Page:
Brazilian Senate Votes to Impeach Rousseff
May 12, 2016 By Staff
Top Story — Brazil’s Senate has voted to suspend President Dilma Rousseff and begin an impeachment trial over accusations that Rousseff manipulated the country’s budget to cover up economic troubles.
LAND’s Brazil-based editor Cleuci de Oliveira was in Brasília for the impeachment vote. Her report examines last night’s impeachment vote and the process that led to Rousseff’s suspension.
Wednesday’s 55 to 22 votes in favor of impeachment took place after a debate in the Senate that lasted nearly 22 hours. Rousseff will step down for up to six months while her impeachment trial takes place, allowing Vice President Michel Temer to take over. Rousseff is now the second out of four democratically-elected presidents to be removed from office since the country returned to democracy in 1985 following decades of dictatorship.
The vote marks the culmination of months of struggle between Brazil’s politicians, many of whom have themselves been accused of wrongdoing: Rousseff’s Workers’ Party is enmeshed in a massive corruption scandal at state-owned oil firm Petrobras; Temer is accused of violating campaign finance laws, and some of his top advisors are under investigation for corruption; and the politician who led the early effort to impeach Rousseff, former speaker of Brazil’s lower house of Congress Eduardo Cunha, had to step down amid allegations that he accepted some $40 million in bribes.
Headlines from the Western Hemisphere
- Well-known drug trafficker Rafael Caro Quintero has continued to traffick illegal drugs since his 2013 release from a Mexican prison, using his wife as an accomplice, according to a statement from the U.S. Treasury Department. Quintero had been convicted of ordering the torture and murder of a U.S. anti-drug agent and others in Mexico in 1985.
- Mexico’s population of internally displaced people is growing as organized crime violence has forced thousands to flee their homes, with some estimates at over 35,000 people, according to the country’s Human Rights Commission.
- The reason behind Joaquín “El Chapo” Guzmán’s transfer to another prison may have been a power outage in his wing of the Altiplano prison that had authorities worried he was plotting another escape, according to a report by a Mexican columnist citing government sources.
- A bill dealing with Puerto Rico’s debt crisis that was meant to be released on Wednesday was delayed as the House Natural Resources Committee responsible for the bill continues to make “minor refinements,” though a Republican aide said the much-anticipated might be introduced today. Meanwhile, The New York Times reports Puerto Rico’s economic crisis may forecast similar fiscal woes in the U.S. mainland, as pension promises made decades ago are now coming due without the means to pay them, the painful situation economists call “deferred costs.”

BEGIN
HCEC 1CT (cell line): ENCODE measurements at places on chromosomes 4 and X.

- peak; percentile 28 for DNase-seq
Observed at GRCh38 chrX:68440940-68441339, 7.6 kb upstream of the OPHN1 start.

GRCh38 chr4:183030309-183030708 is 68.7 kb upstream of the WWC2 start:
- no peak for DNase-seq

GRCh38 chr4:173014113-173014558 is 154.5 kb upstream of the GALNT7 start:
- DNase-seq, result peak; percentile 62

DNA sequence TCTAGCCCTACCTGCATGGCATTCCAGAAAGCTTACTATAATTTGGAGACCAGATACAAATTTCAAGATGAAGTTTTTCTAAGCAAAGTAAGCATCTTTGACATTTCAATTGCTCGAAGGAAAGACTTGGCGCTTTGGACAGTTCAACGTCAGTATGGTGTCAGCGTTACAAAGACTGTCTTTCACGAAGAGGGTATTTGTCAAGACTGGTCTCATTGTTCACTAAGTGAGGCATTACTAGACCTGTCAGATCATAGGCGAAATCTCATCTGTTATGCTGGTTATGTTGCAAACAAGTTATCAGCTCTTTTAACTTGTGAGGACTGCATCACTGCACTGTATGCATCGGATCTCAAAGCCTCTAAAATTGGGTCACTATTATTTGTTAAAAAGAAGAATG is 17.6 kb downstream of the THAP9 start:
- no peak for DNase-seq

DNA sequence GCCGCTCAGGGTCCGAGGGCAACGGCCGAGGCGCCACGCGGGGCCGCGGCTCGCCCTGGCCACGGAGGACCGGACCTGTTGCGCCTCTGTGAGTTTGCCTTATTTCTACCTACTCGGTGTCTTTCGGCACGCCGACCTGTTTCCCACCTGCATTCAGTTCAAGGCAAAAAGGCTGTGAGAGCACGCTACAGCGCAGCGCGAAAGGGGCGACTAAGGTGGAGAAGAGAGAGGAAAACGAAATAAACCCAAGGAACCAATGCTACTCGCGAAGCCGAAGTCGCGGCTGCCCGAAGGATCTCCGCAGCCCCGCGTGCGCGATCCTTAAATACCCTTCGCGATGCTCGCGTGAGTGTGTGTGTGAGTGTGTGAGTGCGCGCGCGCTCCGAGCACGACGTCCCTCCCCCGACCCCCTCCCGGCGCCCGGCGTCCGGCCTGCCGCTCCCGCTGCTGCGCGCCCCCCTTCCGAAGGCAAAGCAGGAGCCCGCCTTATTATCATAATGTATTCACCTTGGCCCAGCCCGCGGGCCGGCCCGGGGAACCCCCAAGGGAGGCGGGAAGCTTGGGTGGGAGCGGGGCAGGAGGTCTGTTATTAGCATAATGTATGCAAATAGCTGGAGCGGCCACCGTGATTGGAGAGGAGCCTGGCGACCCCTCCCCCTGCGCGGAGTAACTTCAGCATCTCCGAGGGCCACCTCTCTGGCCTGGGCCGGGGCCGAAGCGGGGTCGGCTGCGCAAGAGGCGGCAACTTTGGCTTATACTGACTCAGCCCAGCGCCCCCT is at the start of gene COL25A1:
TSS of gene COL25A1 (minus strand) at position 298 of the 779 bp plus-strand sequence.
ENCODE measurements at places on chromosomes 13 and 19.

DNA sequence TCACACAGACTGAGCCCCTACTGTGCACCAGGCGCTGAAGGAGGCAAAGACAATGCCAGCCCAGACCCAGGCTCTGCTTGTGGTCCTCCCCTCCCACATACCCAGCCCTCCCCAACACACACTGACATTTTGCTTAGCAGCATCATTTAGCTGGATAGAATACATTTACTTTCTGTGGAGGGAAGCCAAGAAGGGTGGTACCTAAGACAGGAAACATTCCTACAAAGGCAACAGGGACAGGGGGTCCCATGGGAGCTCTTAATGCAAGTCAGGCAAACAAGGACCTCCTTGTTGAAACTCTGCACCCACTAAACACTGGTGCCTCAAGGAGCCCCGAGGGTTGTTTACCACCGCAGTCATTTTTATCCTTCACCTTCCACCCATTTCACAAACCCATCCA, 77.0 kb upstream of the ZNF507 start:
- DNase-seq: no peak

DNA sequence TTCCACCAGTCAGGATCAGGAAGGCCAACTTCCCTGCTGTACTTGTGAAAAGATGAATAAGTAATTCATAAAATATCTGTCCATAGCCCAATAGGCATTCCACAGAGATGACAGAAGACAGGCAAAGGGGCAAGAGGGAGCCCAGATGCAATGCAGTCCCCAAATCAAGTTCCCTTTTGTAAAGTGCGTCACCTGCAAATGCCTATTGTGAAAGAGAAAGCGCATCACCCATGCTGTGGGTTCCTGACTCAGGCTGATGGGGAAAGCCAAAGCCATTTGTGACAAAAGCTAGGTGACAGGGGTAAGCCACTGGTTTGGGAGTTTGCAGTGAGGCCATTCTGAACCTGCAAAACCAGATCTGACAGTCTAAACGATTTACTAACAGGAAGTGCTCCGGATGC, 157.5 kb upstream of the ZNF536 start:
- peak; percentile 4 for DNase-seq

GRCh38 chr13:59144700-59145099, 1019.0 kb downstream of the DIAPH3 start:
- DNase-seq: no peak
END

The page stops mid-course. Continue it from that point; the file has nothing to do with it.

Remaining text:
- The Thompson Reuters Foundation examines the major factors behind El Salvador’s high levels of violence and soaring homicide rate– such as the United States deportation of gang leaders, the aftermath of the war on drugs, and allure of gang culture– after interviewing a wide range of El Salvador’s citizens, from academics to gang leaders themselves.
- Thousands of protesters maintained road blocks on 14 major roads in Guatemala, calling for the government to nationalize electricity, distribute land to the peasant class, and halt the persecution of human rights defenders, among other demands.
- The office of Colombia’s attorney general announced Wednesday that it is investigating the National Liberation Army (ELN) rebel group’s top five leaders for some 16,000 war crimes and crimes against humanity allegedly committed by the group, including murder, kidnapping and forced recruitment. The investigations come in the wake of a March announcement by government and ELN representatives that they would begin peace negotiations, despite the group’s continued kidnappings and attacks on oil facilities.
- In an effort to combat corruption and improve its reputation following recent scandals, Colombia’s national police force has fired more than 1,400 officers since a new general took over the force 80 days ago.
- Anti-government protests in Venezuela got heated on Wednesday as soldiers responded with tear gas to the stone-throwing of demonstrators angered by the delay in the verification of the some 1.85 million signatures submitted by the opposition on May 2 in favor of a referendum to recall President Nicolás Maduro.
- Some 80,000 students marched in Santiago and other cities throughout Chile on Wednesday to demand drastic education reform to rid the current system of enduring Pinochet-era characteristics.
- Argentine opposition lawmakers are preparing to introduce a jobs bill which would temporarily halt private and public sector layoffs for six months, and double pensions for those who are actually laid off, a move the austerity-focused and business-friendly President Mauricio Macri is likely to oppose.